"The workers cannot carry out even minimal work at the plant now," said chief government spokesman Yuko Edano, referring to workers who had been dousing the reactors with seawater in a frantic effort to cool down their rising temperatures. "Because of the radiation risk, we are on standby."
Helicopters from Japan's Self Defense Forces were preparing to dump water on the plant's No.3 and No. 4 reactors, but the government canceled the plan after a surveillance helicopter measured excessive radiation levels above the plant, Mr. Edano said.
Later, however, radiation levels dipped and some workers were able to resume cooling efforts.
Today's suspension of efforts comes one day after Japanese officials told the United Nations' International Atomic Energy Agency (IAEA) that radioactivity was "being released directly into the atmosphere" after a fire broke out in a storage pond for spent fuel at the plant's No. 4 reactor.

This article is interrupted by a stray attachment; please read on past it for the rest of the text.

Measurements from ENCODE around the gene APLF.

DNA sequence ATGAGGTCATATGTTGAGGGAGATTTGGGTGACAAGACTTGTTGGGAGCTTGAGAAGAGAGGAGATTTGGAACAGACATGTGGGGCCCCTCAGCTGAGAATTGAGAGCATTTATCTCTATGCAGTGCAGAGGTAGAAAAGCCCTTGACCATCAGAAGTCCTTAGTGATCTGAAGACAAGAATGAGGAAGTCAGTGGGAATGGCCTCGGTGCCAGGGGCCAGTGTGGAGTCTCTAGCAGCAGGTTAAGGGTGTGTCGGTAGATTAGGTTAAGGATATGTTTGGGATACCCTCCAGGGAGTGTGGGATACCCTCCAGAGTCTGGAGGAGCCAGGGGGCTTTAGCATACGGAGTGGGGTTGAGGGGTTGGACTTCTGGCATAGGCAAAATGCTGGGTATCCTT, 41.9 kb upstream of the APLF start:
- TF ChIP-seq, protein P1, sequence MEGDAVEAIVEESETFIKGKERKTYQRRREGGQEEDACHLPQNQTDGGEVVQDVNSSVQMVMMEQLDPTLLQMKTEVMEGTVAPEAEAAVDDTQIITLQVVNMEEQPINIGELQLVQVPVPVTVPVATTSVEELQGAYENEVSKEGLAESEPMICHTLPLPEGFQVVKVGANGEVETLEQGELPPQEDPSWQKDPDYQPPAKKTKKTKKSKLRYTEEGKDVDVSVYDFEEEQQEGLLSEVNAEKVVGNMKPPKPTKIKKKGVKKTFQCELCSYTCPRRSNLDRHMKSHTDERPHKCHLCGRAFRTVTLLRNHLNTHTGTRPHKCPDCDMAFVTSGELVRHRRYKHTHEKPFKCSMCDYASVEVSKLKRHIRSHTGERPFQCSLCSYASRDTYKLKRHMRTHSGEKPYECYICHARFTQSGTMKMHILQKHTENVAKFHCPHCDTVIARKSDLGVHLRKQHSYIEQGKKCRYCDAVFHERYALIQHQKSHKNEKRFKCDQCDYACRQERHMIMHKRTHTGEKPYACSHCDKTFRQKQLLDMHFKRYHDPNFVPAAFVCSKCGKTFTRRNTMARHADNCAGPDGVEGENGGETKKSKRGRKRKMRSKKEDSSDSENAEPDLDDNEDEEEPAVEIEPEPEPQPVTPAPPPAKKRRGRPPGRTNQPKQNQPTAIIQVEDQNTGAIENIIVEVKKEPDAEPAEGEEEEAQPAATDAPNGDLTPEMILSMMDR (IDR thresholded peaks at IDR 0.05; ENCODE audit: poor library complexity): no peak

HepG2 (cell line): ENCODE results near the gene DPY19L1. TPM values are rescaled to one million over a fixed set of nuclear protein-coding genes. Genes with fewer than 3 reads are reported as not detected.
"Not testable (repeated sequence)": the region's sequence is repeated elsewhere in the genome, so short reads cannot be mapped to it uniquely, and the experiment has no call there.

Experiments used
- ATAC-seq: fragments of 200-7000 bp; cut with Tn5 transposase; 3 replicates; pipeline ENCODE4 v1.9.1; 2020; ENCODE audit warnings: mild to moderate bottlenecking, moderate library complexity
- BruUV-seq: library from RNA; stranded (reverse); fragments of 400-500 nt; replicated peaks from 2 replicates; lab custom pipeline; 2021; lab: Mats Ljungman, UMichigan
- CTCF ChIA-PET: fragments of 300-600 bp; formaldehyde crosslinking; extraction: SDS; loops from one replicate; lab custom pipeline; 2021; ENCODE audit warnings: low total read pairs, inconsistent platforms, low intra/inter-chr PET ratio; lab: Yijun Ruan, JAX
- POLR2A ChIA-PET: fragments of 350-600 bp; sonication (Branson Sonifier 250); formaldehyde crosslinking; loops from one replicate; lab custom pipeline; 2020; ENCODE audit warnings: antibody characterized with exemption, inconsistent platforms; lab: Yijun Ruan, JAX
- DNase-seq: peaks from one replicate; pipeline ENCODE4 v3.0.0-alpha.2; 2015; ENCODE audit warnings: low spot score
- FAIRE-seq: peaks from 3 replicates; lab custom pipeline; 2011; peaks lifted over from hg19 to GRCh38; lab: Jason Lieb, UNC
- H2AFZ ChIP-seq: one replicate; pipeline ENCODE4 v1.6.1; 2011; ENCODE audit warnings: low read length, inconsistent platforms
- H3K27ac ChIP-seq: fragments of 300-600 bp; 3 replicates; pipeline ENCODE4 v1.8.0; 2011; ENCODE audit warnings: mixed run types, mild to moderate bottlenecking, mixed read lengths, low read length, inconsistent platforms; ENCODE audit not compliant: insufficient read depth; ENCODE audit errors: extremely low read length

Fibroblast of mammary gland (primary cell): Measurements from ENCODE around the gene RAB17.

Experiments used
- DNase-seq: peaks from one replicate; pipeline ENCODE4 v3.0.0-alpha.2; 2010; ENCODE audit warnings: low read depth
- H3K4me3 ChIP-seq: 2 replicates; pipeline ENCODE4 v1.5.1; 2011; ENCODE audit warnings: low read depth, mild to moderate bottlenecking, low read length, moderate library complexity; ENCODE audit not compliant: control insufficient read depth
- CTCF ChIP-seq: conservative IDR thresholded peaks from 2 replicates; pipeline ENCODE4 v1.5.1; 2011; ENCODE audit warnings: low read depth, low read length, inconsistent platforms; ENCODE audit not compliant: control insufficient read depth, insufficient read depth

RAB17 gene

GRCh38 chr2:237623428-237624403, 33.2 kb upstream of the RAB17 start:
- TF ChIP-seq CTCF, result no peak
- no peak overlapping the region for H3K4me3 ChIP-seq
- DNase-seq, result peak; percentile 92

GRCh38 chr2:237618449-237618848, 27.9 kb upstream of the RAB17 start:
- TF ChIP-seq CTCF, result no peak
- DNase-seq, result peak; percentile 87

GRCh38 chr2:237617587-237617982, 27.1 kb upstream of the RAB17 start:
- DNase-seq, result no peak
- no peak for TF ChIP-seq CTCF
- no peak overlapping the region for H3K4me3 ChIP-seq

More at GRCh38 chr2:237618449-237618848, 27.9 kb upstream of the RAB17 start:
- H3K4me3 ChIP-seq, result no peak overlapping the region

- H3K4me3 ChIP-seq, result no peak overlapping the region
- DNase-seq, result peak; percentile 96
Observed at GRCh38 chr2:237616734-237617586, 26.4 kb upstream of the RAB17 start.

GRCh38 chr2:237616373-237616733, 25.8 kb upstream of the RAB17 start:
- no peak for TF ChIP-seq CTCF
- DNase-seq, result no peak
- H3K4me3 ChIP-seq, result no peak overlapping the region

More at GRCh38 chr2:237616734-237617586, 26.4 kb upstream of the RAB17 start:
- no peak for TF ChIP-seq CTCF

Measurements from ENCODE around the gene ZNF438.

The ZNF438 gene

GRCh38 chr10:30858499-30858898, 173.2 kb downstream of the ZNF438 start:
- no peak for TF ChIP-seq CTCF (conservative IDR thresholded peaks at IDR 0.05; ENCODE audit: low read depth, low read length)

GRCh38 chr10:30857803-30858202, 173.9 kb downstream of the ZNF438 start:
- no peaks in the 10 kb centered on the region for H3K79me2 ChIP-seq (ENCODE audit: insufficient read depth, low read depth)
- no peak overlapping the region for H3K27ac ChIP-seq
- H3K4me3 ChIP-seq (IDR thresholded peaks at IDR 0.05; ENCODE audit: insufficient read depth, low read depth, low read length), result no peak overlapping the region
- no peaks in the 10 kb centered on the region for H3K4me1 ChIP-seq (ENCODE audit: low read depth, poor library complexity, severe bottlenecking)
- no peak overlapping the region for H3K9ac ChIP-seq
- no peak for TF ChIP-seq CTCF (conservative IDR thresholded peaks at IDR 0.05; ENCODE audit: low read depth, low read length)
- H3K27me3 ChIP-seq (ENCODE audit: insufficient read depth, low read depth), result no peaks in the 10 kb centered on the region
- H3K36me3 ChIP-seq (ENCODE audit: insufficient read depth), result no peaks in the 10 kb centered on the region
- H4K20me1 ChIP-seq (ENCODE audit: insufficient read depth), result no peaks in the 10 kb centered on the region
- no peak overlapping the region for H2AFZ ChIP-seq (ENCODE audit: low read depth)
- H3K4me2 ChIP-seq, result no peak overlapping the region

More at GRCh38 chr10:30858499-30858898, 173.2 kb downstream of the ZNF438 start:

The IAEA said Wednesday that all the fuel from the No. 4 reactor was transferred last November to the storage pond where Tuesday's fire broke out. The transfer was part of routine maintenance, but the fire there caused the release of radioactivity into the atmosphere.
Until Tuesday, Japanese officials had maintained that radiation levels near the plant were not harmful to humans.
But Tuesday's fire caused them to revise that statement and order 140,000 people living near nuclear power plants damaged to stay indoors and seal their doors and windows.